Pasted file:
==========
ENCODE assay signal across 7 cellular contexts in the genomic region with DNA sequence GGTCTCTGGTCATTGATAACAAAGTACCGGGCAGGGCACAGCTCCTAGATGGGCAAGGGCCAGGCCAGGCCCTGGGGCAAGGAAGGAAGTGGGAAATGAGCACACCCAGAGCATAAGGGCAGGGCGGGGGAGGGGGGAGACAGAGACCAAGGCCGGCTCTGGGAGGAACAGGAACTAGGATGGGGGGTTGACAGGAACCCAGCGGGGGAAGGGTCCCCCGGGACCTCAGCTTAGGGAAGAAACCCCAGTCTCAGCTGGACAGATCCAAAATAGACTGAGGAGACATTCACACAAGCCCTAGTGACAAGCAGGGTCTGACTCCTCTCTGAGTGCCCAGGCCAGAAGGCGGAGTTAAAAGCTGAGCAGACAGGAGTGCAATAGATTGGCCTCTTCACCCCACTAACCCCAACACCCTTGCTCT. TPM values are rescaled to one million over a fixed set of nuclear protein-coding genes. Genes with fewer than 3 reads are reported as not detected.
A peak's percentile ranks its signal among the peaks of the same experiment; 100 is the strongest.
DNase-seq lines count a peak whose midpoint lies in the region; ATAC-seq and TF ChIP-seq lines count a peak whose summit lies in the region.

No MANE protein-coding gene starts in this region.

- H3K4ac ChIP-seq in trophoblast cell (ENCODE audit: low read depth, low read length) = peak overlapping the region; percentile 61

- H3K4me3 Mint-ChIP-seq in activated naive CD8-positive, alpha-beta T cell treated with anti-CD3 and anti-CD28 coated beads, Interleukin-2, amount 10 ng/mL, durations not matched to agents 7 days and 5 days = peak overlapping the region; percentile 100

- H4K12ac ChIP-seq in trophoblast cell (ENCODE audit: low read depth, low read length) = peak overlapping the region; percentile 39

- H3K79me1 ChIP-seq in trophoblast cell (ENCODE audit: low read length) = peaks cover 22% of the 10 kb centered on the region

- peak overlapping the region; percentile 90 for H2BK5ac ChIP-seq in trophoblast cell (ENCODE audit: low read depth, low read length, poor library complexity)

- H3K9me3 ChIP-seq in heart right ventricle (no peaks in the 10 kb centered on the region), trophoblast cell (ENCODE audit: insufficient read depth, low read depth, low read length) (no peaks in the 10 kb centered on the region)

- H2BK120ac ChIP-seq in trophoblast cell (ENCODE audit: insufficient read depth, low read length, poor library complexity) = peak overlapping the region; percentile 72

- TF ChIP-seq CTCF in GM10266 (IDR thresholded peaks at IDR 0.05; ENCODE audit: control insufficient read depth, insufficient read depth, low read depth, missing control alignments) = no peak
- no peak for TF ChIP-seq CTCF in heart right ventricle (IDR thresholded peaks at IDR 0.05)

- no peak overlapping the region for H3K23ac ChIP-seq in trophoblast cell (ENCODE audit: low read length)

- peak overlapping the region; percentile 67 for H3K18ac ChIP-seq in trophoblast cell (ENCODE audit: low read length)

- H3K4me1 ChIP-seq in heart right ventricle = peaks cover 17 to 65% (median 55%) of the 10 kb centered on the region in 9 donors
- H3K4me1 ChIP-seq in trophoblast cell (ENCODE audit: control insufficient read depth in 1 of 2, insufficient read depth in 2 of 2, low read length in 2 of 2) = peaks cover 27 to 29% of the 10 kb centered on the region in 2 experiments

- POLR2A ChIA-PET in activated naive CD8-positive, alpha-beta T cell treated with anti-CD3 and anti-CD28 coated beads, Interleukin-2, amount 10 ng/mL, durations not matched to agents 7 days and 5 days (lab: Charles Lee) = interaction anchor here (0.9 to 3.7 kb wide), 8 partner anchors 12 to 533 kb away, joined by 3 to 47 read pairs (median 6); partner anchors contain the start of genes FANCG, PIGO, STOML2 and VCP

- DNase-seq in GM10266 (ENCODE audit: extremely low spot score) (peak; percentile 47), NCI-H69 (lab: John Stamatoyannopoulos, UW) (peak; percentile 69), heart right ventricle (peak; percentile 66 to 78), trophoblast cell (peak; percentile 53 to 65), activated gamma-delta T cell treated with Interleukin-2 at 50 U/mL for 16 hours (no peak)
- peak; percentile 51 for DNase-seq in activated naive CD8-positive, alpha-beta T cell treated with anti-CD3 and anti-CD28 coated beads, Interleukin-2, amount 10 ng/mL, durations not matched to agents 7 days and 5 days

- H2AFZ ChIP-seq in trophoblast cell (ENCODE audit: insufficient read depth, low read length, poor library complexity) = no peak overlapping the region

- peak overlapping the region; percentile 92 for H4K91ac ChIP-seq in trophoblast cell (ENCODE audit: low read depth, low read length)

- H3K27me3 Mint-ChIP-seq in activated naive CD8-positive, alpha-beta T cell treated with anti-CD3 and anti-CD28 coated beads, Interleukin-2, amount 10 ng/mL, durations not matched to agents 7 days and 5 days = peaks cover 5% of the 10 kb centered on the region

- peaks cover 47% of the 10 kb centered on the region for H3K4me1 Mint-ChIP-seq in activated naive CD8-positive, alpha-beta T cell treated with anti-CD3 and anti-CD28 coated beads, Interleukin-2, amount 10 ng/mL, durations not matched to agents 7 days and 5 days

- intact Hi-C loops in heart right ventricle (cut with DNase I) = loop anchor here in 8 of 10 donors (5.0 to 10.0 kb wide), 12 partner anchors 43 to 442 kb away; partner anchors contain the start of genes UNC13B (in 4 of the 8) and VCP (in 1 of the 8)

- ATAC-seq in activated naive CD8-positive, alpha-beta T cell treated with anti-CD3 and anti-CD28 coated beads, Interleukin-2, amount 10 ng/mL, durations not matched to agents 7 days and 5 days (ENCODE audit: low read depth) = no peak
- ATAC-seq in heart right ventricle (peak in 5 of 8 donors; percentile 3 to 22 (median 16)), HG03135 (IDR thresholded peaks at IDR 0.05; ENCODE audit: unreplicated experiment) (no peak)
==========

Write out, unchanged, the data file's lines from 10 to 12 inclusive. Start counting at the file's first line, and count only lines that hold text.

- H3K9me3 ChIP-seq in heart right ventricle (no peaks in the 10 kb centered on the region), trophoblast cell (ENCODE audit: insufficient read depth, low read depth, low read length) (no peaks in the 10 kb centered on the region)

- H2BK120ac ChIP-seq in trophoblast cell (ENCODE audit: insufficient read depth, low read length, poor library complexity) = peak overlapping the region; percentile 72

- TF ChIP-seq CTCF in GM10266 (IDR thresholded peaks at IDR 0.05; ENCODE audit: control insufficient read depth, insufficient read depth, low read depth, missing control alignments) = no peak